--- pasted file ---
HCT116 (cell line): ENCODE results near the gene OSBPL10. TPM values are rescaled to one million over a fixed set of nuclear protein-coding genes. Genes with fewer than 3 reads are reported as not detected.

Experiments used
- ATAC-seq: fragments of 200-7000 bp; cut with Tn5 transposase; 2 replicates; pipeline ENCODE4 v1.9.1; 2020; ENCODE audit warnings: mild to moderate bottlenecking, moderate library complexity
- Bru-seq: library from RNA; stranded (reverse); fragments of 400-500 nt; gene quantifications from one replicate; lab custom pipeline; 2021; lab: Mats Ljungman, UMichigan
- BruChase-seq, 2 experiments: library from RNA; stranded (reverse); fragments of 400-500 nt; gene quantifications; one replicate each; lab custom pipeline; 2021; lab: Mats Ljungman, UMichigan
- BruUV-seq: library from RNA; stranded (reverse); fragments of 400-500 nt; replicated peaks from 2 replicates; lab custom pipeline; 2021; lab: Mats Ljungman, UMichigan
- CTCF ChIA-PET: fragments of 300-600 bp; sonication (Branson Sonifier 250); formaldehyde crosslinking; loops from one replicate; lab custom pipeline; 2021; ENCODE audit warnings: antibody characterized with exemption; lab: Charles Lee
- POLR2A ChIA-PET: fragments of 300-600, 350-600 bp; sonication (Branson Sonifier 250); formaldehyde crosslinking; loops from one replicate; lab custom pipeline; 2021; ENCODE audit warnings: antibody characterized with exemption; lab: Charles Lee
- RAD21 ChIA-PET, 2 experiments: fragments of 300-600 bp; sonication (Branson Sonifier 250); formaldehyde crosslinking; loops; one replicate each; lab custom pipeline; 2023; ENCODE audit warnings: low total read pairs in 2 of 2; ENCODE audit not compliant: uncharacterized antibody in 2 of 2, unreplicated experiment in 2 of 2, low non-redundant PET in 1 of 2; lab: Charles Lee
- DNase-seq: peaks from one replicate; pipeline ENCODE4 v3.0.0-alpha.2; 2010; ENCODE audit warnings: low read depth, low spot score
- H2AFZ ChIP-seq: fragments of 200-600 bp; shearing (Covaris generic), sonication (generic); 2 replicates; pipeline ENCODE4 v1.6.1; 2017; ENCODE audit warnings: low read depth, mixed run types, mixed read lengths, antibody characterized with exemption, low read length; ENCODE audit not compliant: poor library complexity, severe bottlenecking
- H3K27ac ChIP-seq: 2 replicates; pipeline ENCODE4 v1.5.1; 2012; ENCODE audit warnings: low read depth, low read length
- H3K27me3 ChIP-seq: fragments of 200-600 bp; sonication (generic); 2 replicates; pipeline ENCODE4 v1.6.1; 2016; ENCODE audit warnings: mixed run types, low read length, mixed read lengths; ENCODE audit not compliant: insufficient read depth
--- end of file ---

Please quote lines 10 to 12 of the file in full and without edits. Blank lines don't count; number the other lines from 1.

- DNase-seq: peaks from one replicate; pipeline ENCODE4 v3.0.0-alpha.2; 2010; ENCODE audit warnings: low read depth, low spot score
- H2AFZ ChIP-seq: fragments of 200-600 bp; shearing (Covaris generic), sonication (generic); 2 replicates; pipeline ENCODE4 v1.6.1; 2017; ENCODE audit warnings: low read depth, mixed run types, mixed read lengths, antibody characterized with exemption, low read length; ENCODE audit not compliant: poor library complexity, severe bottlenecking
- H3K27ac ChIP-seq: 2 replicates; pipeline ENCODE4 v1.5.1; 2012; ENCODE audit warnings: low read depth, low read length